Feeds:
Posts
Comments

Posts Tagged ‘Cheshire East Rangers’

It is with great sadness that we have learned of the death of John Agar on 17 April 2020.  John was a very committed and enthusiastic member of SACV and right up until recent weeks he was a stalwart of the group, for many years our most frequent volunteer.  John was out with us most recently at Chorlton Water Park on Sunday 1 March, where he busily got stuck in to the construction of a willow arch.

John had a passion for the natural world and conservation and he especially enjoyed having more time to indulge these interests in later life.  In former years, John was a fixture on our residential weekends in the Peaks, until he “retired” from weekends away in 2013.  On those weekends, John continued his working life’s habit of very early starts, so by the time the rest of us were up John would inevitably have been for a walk to listen to the local birdsong as well as got the breakfast porridge, tea and toast on the go!

John was a founder member of the Friends of Chorlton Meadows, a group we have worked with many times over the years.  Having lived in Chorlton all his life, John was a source of fascinating memories of the changing local environment.

Since the loss of John, tributes have come in from the volunteers who have worked with him over the years: it is clear he was held in huge affection and warm regard, a vocal advocate for the natural environment, infectiously enthusiastic and always willing to share his knowledge with others, warm and welcoming to volunteers of all ages, good-humoured and good company.  He will be greatly missed.

Read Full Post »

For our first outing of 2020 we were at Tegg’s Nose, working to clear some areas of gorse.  Gorse has a long flowering period, so is an important nectar source in early spring and early winter; plus its density makes it ideal for a range of nesting birds.  However, it can also take over and dominate a habitat, and the ongoing work to remove some here will better connect the Tegg’s Nose woodland and the higher heathland.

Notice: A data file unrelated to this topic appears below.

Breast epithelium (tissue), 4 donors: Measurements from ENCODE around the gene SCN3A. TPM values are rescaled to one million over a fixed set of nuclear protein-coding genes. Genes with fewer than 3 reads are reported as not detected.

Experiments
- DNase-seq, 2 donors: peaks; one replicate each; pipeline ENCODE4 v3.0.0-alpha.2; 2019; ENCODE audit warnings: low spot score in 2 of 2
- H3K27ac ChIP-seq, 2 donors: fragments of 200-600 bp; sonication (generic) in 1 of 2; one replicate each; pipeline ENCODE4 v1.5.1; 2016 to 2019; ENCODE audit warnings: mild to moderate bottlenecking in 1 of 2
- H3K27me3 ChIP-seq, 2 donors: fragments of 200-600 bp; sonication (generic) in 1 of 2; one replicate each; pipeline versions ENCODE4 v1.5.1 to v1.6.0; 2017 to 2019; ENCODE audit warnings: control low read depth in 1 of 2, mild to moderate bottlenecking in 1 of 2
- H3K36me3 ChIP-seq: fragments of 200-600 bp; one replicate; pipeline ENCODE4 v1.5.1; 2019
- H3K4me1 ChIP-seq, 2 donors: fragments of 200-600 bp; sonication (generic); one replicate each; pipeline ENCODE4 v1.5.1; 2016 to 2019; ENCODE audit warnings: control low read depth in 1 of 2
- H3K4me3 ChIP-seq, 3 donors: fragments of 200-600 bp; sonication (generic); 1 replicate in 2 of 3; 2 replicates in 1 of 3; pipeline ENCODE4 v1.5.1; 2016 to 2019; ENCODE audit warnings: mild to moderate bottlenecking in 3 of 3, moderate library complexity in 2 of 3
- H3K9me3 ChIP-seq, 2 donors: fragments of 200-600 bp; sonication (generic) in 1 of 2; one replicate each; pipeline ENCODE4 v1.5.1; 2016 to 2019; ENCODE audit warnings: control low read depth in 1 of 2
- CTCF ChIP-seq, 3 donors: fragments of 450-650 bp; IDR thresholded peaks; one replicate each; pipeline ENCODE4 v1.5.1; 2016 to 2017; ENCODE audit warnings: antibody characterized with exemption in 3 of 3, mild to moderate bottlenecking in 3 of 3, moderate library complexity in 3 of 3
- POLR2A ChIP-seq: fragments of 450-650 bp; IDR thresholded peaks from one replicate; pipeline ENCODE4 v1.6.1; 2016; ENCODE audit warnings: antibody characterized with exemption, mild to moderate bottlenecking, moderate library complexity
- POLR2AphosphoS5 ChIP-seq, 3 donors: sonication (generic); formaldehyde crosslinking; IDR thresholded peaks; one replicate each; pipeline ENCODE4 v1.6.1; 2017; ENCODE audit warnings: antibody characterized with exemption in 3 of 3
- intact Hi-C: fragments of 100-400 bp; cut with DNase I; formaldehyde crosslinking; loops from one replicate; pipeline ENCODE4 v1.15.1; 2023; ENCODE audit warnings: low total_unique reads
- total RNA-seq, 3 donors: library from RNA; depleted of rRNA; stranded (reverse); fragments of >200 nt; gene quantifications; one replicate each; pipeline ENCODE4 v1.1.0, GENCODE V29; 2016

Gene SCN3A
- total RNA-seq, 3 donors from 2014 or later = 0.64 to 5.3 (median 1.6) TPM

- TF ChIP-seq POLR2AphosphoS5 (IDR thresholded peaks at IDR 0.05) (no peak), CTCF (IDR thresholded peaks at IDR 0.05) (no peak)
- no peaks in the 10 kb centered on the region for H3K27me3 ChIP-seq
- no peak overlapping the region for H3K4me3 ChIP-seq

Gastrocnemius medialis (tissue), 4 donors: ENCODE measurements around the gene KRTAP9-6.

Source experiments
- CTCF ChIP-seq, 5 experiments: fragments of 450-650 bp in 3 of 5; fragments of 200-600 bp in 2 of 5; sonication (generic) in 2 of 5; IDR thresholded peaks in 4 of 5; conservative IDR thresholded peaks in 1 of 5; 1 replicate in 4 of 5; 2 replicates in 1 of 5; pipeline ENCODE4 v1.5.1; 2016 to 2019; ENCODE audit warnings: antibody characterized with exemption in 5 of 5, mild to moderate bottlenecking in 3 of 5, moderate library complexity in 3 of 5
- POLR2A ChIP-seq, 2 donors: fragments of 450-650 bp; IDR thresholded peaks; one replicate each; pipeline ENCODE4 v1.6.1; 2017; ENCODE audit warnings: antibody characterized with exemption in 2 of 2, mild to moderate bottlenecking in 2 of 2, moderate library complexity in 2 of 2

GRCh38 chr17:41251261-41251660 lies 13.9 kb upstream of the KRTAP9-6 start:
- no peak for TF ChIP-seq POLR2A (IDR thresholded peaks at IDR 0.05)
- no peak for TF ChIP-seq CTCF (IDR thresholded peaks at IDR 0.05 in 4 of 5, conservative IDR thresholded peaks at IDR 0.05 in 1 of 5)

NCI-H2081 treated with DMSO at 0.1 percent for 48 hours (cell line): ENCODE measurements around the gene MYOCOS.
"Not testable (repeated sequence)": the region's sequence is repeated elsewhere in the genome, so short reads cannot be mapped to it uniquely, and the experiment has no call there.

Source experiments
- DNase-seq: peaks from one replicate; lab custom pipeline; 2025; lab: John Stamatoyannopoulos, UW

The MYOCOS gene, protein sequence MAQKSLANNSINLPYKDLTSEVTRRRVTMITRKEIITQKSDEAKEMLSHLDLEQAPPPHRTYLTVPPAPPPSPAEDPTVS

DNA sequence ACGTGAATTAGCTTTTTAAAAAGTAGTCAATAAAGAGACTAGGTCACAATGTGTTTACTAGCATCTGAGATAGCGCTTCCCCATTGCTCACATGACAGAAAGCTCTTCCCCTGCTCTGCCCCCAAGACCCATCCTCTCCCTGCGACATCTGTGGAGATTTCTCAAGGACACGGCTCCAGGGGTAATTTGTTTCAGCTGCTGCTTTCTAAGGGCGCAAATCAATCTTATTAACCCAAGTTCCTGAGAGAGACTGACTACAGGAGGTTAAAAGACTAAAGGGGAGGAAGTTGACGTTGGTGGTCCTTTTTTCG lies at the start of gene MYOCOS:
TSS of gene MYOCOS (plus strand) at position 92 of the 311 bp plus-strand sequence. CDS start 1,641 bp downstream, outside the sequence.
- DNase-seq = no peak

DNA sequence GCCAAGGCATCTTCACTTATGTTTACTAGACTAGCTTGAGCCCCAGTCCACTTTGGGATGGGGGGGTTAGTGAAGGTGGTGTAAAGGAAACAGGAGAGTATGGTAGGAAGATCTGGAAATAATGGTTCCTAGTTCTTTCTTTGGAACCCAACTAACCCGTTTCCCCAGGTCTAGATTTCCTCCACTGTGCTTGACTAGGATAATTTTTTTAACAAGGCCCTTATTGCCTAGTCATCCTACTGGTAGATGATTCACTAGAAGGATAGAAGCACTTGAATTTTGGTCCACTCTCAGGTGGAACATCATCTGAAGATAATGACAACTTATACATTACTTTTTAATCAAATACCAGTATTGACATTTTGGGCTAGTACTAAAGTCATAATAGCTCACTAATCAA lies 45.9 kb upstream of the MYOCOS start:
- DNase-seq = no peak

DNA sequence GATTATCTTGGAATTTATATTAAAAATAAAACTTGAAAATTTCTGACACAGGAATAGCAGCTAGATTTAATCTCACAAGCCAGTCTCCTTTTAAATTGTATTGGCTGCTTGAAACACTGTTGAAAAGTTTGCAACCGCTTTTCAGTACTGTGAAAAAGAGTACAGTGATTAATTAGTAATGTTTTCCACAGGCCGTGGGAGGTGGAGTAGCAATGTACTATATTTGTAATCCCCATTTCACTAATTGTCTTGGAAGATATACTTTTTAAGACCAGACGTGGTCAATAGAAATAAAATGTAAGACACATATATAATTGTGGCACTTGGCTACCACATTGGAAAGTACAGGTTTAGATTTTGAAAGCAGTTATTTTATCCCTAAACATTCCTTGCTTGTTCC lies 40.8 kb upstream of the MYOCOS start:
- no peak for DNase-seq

The weather stayed pretty dry (and even occasionally sunny), which was a welcome change from the heavy rain of the last day or two.  Ranger Martin introduced us to the iNaturalist and Seek apps, so we look forward to using those more.  And finally, it was great to have a good turn-out of volunteers – the best we’ve had in a while – so let’s hope that continues into the rest of the year!

 

Read Full Post »

This past Sunday we once again joined Martin of the Cheshire East Rangers to carry out some heathland work at lovely Tegg’s Nose.  We were removing gorse bushes that would otherwise swamp the heather and blueberry on the slopes here.

We also found some sort of translucent yellow fungus that we couldn’t identify (anyone?!).

Read Full Post »

The last Sunday of February saw our first hedgelaying of 2018 (after our abandoned plan for hedgelaying at Spud Wood earlier in the month).  We had a very cold but bright day on the Middlewood Way and worked on a good section of hedge with Ed from the Cheshire East Rangers.

We’re back at Spud Wood on Sunday 18th March so might yet get some more hedgelaying this season!